My dog for the passed 2 days has been standing on his hind legs snapping at imaginary bugs. There is nothing there. I've looked. Not only in one room but in all the rooms in the house. My female just looks at him. She will be right beside him and he starts with this behavior. My dog does have a problem with anxiety. He screams like a banchie all the time. Hoping that there is someone out there that knows something. Please this is for real.
The first responder gave you the best advice.
I feel this is rightly a question for the veterinarian who is schooled in treating animals. Your dog might also have some kind of involuntarily movement disorder which would then be quite different from schizophrenia.
Dogs have been diagnosed with depression by the way however I would hesitate to call this behavior schizophrenia.
If it continues please consult a veterinarian.
My yellow lab used to do the same thing in the summer. At the time we wondered if he was going crazy too. He wasn't, he just had allergies and was extremely itchy. I think he felt like bugs were bitting him and therefore he snapped at things that weren't there. Is your dog bitting at himself or scratching himself a lot? If that's the case I bet it's the same thing especially considering that allergy season has just started. If it is allergies your vet could prescribe some medication for it. Allergy meds helped our dog a lot.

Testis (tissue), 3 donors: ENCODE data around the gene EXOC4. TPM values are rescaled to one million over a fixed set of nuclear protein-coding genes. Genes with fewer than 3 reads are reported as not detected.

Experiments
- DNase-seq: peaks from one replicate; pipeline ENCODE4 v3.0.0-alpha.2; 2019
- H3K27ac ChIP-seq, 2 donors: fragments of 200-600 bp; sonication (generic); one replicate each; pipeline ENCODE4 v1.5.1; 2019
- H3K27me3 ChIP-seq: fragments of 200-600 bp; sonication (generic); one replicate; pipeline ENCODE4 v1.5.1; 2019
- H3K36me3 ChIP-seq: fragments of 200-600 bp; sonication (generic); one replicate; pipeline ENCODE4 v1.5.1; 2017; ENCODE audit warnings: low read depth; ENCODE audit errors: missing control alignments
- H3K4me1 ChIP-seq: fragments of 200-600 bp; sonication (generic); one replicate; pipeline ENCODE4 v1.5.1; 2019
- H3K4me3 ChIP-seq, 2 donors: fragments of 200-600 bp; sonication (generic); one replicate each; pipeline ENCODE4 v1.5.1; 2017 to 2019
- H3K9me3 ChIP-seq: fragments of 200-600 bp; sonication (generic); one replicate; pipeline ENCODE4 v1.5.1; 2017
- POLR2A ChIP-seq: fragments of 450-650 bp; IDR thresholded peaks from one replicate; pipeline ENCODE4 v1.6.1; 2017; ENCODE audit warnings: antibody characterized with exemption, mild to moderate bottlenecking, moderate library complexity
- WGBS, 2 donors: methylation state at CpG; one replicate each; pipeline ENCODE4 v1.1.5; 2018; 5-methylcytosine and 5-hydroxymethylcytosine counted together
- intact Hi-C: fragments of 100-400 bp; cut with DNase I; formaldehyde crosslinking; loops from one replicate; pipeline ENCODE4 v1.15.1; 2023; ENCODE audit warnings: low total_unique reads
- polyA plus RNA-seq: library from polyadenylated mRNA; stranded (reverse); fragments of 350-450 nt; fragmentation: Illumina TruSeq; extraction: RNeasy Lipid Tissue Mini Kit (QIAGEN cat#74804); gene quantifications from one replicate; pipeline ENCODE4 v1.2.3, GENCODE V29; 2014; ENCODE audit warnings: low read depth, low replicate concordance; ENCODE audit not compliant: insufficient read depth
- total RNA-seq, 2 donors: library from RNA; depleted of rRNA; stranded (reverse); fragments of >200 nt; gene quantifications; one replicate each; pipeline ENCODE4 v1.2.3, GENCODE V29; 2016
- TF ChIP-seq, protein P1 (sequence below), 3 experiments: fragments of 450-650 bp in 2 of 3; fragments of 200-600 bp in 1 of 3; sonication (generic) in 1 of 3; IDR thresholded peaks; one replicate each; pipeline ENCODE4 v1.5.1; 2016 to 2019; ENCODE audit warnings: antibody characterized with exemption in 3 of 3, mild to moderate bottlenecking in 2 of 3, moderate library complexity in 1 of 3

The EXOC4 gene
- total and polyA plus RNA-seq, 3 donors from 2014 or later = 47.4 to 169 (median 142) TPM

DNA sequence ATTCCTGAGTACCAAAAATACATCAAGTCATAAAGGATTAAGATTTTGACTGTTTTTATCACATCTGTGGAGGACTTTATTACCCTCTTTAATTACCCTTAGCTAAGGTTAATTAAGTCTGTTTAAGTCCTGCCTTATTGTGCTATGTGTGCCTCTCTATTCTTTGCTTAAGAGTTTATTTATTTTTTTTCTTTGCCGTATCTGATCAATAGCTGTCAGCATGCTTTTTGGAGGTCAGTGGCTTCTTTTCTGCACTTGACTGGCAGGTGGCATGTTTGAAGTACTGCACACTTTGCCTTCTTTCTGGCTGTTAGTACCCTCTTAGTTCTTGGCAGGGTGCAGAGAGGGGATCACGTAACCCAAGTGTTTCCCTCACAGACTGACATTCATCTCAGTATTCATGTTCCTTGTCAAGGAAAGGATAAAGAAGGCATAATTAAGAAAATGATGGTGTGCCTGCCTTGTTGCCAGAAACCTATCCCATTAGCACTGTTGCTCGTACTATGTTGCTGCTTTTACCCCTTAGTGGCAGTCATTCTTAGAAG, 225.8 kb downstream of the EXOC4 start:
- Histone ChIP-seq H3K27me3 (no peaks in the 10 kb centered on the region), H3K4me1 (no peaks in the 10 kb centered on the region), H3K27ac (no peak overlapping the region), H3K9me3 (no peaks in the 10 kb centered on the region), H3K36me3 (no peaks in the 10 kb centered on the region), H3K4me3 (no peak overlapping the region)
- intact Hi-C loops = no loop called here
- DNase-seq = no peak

Well, it IS an interesting question. I, too, have wondered whether other animals can have schizophrenia besides humans. But it would have to be defined in a different manner since we cannot know whether a dog is having hallucinations when he snaps at the air or whether it is a dog disease of the brain. Everyone has heard the phrase "mad dog" and there are certainly vicious animals, but are they really psychotic or do they perhaps have rabies? Just as many human ailments can appear to be mental illness rather than a disease process, and vice versa, I guess the same might be done with a dog. But as far as racing thoughts, blunt affect, and other positive symptoms, you must agree it would be difficult if not impossible to verify these in a dog or other pet. However, animals can certainly have personalities of their own...and eccentricities.